Have you ever worked a shift where nothing clicked? The CT scanner was down. On call docs refused to admit patients. The nurses couldn’t get IVs. You felt helpless and couldn’t control anything. You might feel the same way with your investment portfolio.
Has the market knocked you down? Here are a few tips on how to hang in there during a few rounds of market turmoil.
Have you ever worked a shift where nothing clicked? The CT scanner was down. On call docs refused to admit patients. The nurses couldn’t get IVs. You felt helpless and couldn’t control anything. You might feel the same way with your investment portfolio. As I discussed in September, you should have had enormous returns over the past two years, but what followed in July and August was brutal. Look at the returns of various asset classes over those two months:
With the wild swings in stock markets around the world, you may be feeling anxiety, fear, and powerlessness. While these are completely natural responses to events beyond your control, acting on your emotions can end up doing you more harm than good.
The increase in market volatility was an expression of uncertainty over the confluence of events, from the possible US government default to economic meltdown in Europe. Anytime perceived risk is high, it takes lower prices to induce you to invest in riskier assets. That’s why investors fled from stocks to the perceived safe havens of bonds and gold. This resembled the events of 2008, when the collapse of big financial institutions and the sub-prime mortgage crisis triggered a global market crisis.
Unfortunately, no one knows for sure what’s going to happen next. That’s the nature of risk, and it’s that uncertainty which has led to stocks having a far higher return over time than so called “risk free” investments such as very short term US government bonds (called Treasury bills).
It’s tough for you to invest in this difficult, risky, and highly uncertain environment. So I’d like to help you make living with this volatility more bearable.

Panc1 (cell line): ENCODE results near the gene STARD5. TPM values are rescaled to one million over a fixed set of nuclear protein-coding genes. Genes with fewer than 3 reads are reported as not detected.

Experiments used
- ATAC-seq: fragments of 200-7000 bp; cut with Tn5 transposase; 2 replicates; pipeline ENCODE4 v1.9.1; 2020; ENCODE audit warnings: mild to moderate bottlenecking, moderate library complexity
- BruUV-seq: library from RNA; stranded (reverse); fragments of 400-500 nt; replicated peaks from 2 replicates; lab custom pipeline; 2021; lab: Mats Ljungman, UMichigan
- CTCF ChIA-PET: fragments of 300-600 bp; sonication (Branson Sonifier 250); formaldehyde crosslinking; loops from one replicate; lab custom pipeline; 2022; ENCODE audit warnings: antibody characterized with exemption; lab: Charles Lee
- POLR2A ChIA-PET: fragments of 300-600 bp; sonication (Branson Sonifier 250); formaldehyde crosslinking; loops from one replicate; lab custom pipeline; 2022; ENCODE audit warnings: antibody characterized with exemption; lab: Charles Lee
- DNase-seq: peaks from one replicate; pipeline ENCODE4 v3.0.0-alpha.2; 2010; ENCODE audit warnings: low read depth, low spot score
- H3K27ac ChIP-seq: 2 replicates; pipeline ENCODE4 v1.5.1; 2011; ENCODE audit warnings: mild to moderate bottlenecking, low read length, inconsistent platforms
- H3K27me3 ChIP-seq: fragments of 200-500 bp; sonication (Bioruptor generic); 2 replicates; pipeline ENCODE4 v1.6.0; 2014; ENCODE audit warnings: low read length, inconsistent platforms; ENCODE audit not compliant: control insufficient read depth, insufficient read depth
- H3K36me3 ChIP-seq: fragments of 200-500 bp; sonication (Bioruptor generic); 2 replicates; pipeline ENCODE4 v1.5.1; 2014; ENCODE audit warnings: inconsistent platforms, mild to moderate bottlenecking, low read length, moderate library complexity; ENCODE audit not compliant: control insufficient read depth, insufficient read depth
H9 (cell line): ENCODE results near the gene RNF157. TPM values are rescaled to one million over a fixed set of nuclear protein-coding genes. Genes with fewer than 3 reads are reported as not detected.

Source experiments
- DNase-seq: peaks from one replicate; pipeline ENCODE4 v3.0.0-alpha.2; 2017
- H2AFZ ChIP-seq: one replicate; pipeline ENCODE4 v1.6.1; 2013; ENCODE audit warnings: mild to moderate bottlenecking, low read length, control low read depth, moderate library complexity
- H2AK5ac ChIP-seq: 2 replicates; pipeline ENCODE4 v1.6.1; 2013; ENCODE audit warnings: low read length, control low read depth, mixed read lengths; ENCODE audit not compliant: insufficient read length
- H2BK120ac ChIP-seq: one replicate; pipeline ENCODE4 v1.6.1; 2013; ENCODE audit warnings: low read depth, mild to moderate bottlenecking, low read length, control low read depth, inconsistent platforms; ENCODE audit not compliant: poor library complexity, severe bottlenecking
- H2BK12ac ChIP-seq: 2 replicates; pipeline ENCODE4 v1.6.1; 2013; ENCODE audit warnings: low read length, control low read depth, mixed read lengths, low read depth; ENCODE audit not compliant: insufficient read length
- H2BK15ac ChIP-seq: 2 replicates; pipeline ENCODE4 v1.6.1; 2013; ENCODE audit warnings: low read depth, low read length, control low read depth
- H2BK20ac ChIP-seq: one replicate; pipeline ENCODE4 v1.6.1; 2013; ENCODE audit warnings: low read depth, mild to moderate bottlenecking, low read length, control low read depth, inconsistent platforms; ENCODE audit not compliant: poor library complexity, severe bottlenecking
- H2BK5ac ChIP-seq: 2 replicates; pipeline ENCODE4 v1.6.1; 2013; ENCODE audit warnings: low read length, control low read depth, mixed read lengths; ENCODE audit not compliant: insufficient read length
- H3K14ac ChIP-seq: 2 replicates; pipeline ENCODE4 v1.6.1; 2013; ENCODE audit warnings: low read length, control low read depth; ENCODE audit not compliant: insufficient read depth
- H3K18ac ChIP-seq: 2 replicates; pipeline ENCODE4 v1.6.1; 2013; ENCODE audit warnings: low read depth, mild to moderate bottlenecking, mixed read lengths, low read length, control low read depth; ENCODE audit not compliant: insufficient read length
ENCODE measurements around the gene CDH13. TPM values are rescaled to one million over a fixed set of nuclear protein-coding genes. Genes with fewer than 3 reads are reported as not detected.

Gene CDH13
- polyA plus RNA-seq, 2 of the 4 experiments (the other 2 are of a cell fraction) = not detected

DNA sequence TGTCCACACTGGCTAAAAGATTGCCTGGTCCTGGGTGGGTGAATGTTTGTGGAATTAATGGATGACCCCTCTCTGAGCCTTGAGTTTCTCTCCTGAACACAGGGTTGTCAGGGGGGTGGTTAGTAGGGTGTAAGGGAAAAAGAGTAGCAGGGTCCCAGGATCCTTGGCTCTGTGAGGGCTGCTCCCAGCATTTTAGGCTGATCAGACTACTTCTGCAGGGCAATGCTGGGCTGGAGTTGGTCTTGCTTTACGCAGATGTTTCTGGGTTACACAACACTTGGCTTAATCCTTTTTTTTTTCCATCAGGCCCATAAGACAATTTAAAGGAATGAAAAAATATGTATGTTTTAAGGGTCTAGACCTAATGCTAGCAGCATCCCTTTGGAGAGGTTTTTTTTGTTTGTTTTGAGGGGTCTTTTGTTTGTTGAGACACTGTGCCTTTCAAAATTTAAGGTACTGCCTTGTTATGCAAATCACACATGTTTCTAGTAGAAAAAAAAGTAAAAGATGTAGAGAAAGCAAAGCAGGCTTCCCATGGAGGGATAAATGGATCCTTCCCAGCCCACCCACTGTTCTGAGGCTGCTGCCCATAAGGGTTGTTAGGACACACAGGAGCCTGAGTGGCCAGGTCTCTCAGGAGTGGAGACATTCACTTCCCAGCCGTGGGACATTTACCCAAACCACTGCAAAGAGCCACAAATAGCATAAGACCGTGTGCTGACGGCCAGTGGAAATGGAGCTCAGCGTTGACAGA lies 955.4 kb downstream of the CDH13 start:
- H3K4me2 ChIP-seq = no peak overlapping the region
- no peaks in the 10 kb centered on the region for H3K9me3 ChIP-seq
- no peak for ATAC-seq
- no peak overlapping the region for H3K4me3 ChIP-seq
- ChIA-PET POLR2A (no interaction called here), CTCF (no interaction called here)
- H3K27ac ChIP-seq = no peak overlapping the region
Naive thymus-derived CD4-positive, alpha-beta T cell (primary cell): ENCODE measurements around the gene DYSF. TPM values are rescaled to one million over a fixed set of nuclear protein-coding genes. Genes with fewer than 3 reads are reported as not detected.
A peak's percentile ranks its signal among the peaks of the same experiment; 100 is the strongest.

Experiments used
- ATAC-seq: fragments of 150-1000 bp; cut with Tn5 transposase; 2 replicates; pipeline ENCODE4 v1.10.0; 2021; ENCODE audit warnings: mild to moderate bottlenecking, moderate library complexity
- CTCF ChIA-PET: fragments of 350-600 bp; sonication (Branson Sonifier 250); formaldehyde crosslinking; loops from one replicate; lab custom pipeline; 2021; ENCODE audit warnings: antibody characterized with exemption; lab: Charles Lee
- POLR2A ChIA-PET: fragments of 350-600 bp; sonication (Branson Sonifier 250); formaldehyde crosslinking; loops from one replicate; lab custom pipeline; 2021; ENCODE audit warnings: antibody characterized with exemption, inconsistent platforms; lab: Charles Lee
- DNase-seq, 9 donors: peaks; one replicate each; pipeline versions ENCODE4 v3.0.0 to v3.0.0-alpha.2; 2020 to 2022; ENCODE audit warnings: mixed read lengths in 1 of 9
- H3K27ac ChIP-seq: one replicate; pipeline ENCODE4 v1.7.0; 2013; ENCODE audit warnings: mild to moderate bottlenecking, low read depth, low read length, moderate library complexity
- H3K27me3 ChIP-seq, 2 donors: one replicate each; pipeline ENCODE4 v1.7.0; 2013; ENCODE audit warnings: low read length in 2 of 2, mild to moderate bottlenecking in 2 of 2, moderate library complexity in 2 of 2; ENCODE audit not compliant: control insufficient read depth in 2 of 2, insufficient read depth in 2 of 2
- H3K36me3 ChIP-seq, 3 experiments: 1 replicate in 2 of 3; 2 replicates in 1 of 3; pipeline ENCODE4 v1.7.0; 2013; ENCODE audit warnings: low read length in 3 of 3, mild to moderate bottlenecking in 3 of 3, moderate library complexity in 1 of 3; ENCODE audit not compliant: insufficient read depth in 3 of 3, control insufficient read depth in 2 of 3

From Hopelessness to Hope
Remember that markets are unpredictable and do not always react the way the experts predict they will.
The recent downgrade by Standard & Poor’s of the US government’s credit rating, following protracted and painful negotiations on extending its debt ceiling, actually led to a strengthening in bonds. Instead of bond prices going down, they went up! So even if Standard and Poor’s thinks we’re not AAA rated, you as an investor should still act as if we are. The “experts” got it completely wrong on this one.
Quitting the stock market at a time like this is like running away from a sale.
While prices have been discounted to reflect higher risk, that’s another way of saying expected future returns are now higher. And while the media headlines proclaim that “investors are dumping stocks,” remember someone is buying them. For every seller there has to be a buyer. When stock prices go down and people sell, someone else is on the opposite side of the trade and is buying–every time. There is no such thing as “orphan” shares–shares that no one owns. Long term investors are often the ones buying. You should be part of that group.
Market recoveries can come just as quickly and just as violently as the prior correction.